Thursday, March 17, 2011

`Is It Changed, or Am I Changed?'

For extra-literary reasons, a kindergarten teacher brought to school a book she bought in Boston while in college. Inside, she had found sixty-three four-leaf clovers pressed between pages 276 and 277, and wanted to show them to her students for St. Patrick’s Day. The clovers are flat and dry, and have turned a uniform gray-green, almost olive drab, but remain intact. The pages are stained rusty-brown, as though botanically foxed. On the front end paper, written in green marker, is the teacher’s maiden name, address and telephone number in Boston. Below, in a fine, spidery hand, the likely original owner writes:

“E. Mary Shellinger, Lowell, Mass., 1873-74.”

Published by Scribner & Co. of New York, the book collects the articles appearing in Scribner’s Monthly (“An Illustrated Magazine for the People”) between November 1873 and April 1874. There’s no precise counterpart to such a magazine today. You'll find no celebrities, scandal, sports or popular culture as we understand it, and little politics. The tone is elevated, genteel, high-minded, aimed at middle-class readers seeking distraction that edifies. I recognize the names of a few contributors – George W. Cable, John Hay (one of Lincoln’s secretaries, later ambassador to the United Kingdom), Bret Harte and Jules Verne. The Frenchman is represented by the first chapter of The Mysterious Island. Hay contributes a poem, “Boudoir Prophecies,” that fails to live up to the promise of its title:

“One day in the Tuileries,
When a south-west Spanish breeze
Brought scandalous news of the Queen,
The fair, proud Empress said,
`My good friend loses her head,’” and so on.

“Savage Man” by N.A.H. is what you would expect of an article on race published less than a decade after the Civil War. The "Type of the White Race" illustration looks like Lord Byron, the “Type of the Yellow Race” like a Sax Rohmer caricature. Someone has underlined several passages, including this:

“The white races may, without conceit, regard themselves as being the highest type of humanity as we see it today. Their pre-eminence is attested no less by their straight and regular features, and their superior musculature strength and endurance, than by their higher intelligence and refinement.”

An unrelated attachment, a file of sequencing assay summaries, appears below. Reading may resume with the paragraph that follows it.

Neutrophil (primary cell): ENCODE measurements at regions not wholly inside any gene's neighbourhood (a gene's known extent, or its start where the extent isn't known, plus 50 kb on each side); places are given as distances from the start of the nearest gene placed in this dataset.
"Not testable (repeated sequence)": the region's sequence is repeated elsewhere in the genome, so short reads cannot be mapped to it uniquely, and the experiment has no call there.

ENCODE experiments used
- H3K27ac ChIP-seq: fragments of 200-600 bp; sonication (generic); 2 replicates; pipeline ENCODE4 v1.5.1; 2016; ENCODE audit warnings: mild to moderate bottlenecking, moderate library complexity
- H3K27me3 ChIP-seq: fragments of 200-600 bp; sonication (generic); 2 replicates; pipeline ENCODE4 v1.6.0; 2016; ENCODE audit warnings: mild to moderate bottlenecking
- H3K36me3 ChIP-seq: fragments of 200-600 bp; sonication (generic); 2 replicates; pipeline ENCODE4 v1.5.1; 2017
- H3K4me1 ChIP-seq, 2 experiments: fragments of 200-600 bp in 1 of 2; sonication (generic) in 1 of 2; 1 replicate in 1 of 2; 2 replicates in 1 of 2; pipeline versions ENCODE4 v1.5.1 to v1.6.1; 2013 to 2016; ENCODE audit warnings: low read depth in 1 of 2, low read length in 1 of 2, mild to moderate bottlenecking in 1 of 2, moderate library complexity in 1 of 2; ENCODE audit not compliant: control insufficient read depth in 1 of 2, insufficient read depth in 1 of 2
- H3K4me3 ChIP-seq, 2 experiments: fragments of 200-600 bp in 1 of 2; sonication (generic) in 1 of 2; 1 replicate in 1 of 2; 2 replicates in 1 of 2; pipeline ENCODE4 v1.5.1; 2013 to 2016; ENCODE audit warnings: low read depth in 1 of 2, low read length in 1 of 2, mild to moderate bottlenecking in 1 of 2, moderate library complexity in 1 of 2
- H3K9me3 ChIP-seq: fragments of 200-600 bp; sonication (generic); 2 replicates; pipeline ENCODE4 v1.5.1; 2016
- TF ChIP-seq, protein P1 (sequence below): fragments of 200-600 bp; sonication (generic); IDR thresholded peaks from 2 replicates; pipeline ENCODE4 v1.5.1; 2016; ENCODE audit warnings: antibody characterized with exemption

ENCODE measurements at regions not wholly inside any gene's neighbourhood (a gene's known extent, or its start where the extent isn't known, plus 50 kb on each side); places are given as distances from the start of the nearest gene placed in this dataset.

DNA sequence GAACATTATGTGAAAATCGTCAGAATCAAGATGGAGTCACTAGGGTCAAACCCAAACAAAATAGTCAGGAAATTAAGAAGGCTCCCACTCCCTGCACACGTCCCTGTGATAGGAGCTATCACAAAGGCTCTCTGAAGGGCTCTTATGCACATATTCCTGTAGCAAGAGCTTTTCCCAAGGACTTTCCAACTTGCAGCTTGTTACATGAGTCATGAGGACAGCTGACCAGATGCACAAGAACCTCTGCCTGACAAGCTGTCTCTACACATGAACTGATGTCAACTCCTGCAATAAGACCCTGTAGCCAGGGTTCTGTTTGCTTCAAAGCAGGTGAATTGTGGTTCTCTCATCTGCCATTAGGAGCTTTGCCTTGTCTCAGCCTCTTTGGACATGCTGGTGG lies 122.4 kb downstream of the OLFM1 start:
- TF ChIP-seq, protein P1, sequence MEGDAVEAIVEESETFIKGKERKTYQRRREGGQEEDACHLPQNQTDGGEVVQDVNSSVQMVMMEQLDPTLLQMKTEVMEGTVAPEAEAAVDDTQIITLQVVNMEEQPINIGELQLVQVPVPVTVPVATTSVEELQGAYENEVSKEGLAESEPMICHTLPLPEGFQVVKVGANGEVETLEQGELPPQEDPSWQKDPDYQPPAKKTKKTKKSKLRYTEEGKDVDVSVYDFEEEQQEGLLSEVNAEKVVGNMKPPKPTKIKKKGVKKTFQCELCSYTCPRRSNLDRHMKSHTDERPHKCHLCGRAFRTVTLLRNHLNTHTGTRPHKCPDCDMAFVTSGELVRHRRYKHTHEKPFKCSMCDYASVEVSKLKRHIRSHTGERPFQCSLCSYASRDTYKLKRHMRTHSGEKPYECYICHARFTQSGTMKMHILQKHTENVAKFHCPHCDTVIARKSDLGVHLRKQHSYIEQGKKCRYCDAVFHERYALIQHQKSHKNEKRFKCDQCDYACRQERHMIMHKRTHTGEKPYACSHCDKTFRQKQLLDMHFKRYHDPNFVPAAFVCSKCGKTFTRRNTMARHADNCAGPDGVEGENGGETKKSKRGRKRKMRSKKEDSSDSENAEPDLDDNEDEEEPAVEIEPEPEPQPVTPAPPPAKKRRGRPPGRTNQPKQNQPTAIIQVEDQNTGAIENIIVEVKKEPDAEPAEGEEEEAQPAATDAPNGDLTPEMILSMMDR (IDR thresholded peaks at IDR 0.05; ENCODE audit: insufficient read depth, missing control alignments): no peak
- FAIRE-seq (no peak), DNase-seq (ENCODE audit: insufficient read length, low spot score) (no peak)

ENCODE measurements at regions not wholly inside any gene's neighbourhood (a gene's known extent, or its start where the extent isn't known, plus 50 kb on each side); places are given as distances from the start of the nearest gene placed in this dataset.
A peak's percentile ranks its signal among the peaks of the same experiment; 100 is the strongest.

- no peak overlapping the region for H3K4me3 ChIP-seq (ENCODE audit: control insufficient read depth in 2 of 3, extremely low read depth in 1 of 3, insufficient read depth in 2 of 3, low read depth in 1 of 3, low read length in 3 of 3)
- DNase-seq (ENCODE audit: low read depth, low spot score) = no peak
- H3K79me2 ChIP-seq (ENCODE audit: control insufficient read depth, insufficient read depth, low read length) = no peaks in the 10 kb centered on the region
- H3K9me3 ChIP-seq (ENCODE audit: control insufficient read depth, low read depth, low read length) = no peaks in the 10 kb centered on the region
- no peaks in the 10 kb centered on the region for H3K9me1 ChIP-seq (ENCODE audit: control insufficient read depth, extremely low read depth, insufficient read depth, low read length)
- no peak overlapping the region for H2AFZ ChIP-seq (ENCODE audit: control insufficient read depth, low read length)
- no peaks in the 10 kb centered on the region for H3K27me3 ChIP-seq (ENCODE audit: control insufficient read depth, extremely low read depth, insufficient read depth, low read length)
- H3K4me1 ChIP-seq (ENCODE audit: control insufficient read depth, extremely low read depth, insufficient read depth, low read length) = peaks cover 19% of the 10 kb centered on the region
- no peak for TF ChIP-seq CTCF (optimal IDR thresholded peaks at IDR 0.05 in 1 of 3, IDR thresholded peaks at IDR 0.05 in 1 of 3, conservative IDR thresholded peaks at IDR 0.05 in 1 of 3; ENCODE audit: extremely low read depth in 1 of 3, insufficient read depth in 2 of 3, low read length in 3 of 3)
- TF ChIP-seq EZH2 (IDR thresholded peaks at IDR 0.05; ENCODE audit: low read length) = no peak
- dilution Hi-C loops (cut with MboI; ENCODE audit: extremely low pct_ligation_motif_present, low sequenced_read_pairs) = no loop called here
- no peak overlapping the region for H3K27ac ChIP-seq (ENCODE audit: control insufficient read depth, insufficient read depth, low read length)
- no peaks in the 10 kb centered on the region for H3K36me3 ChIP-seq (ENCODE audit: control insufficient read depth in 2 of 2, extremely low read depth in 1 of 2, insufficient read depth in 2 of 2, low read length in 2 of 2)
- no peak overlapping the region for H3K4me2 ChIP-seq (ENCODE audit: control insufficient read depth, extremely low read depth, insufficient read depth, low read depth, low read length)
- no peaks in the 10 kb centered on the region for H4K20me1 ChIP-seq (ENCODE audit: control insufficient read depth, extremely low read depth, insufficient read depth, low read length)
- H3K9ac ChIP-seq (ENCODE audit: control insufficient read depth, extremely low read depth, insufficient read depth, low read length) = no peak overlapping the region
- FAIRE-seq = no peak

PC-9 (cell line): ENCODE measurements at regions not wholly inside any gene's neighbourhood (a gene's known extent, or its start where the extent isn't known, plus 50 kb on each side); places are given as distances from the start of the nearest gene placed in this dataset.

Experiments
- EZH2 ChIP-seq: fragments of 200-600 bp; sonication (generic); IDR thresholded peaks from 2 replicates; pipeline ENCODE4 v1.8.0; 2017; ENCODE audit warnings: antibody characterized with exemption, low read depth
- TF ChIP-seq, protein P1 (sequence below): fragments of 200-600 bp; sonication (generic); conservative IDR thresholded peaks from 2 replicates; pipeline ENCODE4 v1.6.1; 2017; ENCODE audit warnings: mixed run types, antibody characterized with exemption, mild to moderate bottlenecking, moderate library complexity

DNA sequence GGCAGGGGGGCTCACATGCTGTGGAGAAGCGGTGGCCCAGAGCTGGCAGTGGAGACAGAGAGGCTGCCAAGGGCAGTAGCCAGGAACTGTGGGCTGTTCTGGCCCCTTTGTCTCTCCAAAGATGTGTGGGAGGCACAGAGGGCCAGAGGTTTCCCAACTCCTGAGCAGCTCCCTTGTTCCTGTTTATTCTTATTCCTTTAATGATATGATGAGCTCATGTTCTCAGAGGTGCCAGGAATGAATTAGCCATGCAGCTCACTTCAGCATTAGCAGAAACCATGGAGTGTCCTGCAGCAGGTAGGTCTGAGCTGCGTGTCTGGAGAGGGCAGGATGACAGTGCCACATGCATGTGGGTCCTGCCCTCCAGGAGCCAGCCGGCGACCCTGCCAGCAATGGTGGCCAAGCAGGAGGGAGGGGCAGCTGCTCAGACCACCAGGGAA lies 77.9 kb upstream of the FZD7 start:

An unsigned review of Longfellow’s Aftermath (1873) sets the tone for the magazine’s literary stance:

“His works are his confession. Almost every man of original genius bears upon him marks that strongly distinguish him. This is true of every one of the great writers of the time. Tennyson, Browning, Matthew Arnold, Emerson, Whittier, Bryant, Lowell, are all men of sharply defined individuality.”

The reviewer quotes in full “Changed,” a poem from “Birds of Passage,” the final section of Aftermath. He calls it “tender and lovely,” and it is:

“From the outskirts of the town,
Where of old the mile-stone stood,
Now a stranger, looking down
I behold the shadowy crown
Of the dark and haunted wood.

“Is it changed, or am I changed?
Ah! the oaks are fresh and green,
But the friends with whom I ranged
Through their thickets are estranged
By the years that intervene.

“Bright as ever flows the sea,
Bright as ever shines the sun,
But alas! they seem to me
Not the sun that used to be,
Not the tides that used to run.”

Most inexplicable is something I almost missed. Elegantly printed in a modern hand on the endpaper at the back of the volume are lines lineated like a poem. No title or author is given, and there’s no meter or rhyme. It starts like this:

“The Bells of Boston ring—
proclaiming freedom & independence
the 4th of July has arrived
the hot dogs have been eaten
the concert has been played
and listened to…”

and so for another twenty-nine lines, including these, my favorites:

“Slumbering peacefully in the
Subways, ignoring the headlines
of war & murder in the
and even mistreating their friends
and families
until this time next year
when they’ll be reminded of
their greatness.”

When I asked the teacher if she knew who had written this, she replied, “Not me! I just bought it for the four-leaf clovers.”

1 comment:

Jackson said...

'Aftermath' reminded me of a few lines from Dylan's 'Highlands'.

"The sun is beginning to shine on me,
But it’s not like the sun that used to be"

Then he goes on (uniquely?) :

"The party’s over and there’s less and less to say
I got new eyes
Everything looks far away"

New eyes being our dimming, older eyes, I suppose.